I've just got home from a short break in Wales. Not long after we gratefully emerged from our sweaty car after what seemed like several hours edging up the M6, we clambered across some sand dunes and down onto a golden sandy beach that seemed not miles long but also miles deep - the sea was a distant vague blueness - and enjoyed the breezy warmth of a beautiful evening. Within minutes, the children were rolling up trouser legs and discarding footwear, toes squelching into the wet sand.
I took a photo of their footprints in the sand, and, later in the week, as I looked at the photo and spent more evenings wandering along the beach, I started thinking idly about that famous piece of writing, Footprints in the Sand. Even if you're not religious, you've probably heard of it, or at least one of its earthier take-offs. It's a statement of God's presence through difficult times of life, and it's given great comfort and meaning to many.
But...to be honest, it's never quite done it for me. Leaving aside aesthethics, this piece of writing (it's not exactly a poem, is it?) has never satisfied me as an account of my own experience as a Christian. Or, to put it in other words, it hasn't ever rung true. That's not to say that I don't believe there to be any truth in it; it seems to take its inspiration from the poetic recollection at the start of Deuteronomy of how 'in Egypt before your very eyes, 31and in the wilderness...you saw how the Lord your God carried you, just as one carries a child, all the way that you travelled until you reached this place.' It is a beautiful image.
But....what struck me, as I enjoyed the North Wales coastline last week, is that if I were ever minded to depict my life through the medium of beach markings, there wouldn't be two sets of footprints, or, indeed, one. There would be loads. Some would be parallel to one another, some criss-crossing, some huge footprints of six-footers, and others the tiny steps of a baby just learning to walk. The whole beach would be one big mish-mash of all sorts of types of footprints, of all sorts of people who have, at various points, walked beside me, and, at other times, have picked me up and carried me and my faith. My own footprints would be mingled in there somewhere; those would be the times when, by the grace of God. I've been able to carry others. Some footprints would be light, the sand kicked up effortlessly; those would be the times I've run with freedom and joy. Others would be deeply dug into the sand; those would be the times I've been carrying heavy burdens, or been a burden for others to carry. Some may be veering off in tangential directions; some may be backwards.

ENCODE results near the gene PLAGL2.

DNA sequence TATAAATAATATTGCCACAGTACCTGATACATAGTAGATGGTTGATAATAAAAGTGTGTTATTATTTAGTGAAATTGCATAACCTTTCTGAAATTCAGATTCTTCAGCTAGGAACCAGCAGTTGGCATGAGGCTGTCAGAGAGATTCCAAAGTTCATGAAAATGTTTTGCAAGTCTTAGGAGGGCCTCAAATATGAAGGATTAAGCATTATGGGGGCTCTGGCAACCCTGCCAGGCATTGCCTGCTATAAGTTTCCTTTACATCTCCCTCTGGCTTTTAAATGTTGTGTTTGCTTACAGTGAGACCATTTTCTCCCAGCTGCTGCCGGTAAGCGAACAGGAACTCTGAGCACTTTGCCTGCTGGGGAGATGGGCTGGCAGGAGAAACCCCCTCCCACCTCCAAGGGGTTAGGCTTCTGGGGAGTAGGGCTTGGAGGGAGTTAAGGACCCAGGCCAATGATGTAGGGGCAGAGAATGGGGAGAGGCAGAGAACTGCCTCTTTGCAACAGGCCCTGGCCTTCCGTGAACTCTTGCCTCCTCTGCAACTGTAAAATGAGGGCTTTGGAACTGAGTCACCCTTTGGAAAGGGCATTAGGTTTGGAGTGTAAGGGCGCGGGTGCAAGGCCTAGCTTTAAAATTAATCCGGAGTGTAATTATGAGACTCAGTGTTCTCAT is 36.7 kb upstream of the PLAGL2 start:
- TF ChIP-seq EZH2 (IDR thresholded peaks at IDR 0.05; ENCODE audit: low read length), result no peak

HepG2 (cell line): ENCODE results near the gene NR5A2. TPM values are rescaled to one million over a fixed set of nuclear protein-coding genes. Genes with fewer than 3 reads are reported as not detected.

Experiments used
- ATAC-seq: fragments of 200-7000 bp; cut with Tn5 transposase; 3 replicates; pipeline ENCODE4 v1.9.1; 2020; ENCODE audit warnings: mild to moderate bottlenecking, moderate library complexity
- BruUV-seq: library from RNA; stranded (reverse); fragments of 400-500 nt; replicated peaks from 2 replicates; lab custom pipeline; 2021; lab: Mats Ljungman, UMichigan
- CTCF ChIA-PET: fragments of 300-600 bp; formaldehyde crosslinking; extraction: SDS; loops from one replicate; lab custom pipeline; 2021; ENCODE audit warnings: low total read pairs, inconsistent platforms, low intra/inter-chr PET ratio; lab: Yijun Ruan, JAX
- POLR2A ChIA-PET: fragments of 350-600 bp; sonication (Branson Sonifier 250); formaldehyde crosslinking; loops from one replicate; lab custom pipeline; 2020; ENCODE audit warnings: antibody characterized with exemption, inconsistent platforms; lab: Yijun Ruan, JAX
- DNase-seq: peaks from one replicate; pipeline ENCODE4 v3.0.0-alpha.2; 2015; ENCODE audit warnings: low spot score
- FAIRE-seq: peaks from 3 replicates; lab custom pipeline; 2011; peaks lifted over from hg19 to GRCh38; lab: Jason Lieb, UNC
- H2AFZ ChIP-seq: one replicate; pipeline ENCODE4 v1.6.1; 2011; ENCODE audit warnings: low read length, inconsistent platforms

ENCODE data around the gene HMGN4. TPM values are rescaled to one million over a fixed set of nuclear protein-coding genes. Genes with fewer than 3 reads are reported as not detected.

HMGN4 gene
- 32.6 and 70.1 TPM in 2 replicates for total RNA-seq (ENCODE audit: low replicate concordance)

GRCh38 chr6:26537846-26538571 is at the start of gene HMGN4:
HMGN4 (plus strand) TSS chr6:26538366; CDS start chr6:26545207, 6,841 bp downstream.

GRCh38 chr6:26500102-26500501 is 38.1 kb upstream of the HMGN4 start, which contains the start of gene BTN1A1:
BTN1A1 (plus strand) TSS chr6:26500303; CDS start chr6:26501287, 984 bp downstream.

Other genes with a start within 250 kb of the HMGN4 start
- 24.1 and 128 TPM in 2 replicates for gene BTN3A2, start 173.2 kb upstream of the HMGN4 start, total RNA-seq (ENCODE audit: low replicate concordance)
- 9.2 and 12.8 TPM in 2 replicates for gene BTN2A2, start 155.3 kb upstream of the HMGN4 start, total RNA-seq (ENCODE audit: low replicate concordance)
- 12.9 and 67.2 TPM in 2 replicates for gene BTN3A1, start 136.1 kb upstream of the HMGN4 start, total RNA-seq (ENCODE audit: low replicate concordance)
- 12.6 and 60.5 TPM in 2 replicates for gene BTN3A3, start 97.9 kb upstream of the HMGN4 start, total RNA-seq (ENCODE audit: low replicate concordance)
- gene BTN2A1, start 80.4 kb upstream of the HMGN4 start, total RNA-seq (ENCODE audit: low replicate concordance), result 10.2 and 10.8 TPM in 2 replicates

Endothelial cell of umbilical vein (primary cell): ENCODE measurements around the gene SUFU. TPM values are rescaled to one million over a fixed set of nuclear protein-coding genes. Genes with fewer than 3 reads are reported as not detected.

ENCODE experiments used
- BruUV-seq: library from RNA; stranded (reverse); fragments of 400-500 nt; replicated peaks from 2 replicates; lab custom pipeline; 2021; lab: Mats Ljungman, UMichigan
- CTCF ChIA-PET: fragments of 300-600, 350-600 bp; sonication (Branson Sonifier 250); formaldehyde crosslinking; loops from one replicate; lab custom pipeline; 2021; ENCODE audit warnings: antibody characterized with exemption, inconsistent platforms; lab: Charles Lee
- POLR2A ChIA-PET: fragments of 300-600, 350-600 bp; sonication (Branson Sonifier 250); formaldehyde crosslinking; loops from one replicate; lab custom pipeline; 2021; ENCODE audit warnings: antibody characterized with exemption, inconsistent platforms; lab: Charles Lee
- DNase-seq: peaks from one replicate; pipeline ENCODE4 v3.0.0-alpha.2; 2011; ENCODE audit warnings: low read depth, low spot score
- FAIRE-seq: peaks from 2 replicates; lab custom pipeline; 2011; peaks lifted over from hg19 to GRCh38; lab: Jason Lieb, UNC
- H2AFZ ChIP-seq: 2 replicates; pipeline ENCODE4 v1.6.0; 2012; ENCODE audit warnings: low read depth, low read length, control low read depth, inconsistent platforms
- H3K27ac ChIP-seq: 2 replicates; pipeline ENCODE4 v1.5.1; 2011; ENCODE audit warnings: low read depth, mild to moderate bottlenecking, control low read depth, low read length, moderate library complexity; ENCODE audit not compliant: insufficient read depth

And where is Jesus in this rather different picture of footprints in the sand? Well, my utter belief is that he is in every single footprint, of every single person with whom I have walked and by whom I have been carried. Some of them are obvious; family and good friends. Some are highly improbable. Others are people I've known for shorter, but still significant, times. Others are people whom I wouldn't recognise in a crowd but who have walked alongside me no less; songwriters, poets, writers, theologians, and thinkers whose ideas and articulations have shaped my faith. This faith tells me that God is, and was, in each of them, that their footprints are all the footprints of Christ. A piece of Christian writing which I find much more satisfying than 'Footprints' is that of St Theresa of Avila;
"Christ has no body now on earth but yours,
no hands but yours,
no feet but yours,
Yours are the eyes through which to look out
Christ's compassion to the world
Yours are the feet with which he is to go about
Yours are the hands with which he is to bless people now.”
If this is true, and I believe it is, then my own 'footprints in the sand' are a divine gift to treasure, a moment of looking back to all the wonderful people I've been privileged to know, and realising that in their company, 'before your very eyes...the Lord your God carried you, just as one carries a child, all the way that you travelled until you reached this place.'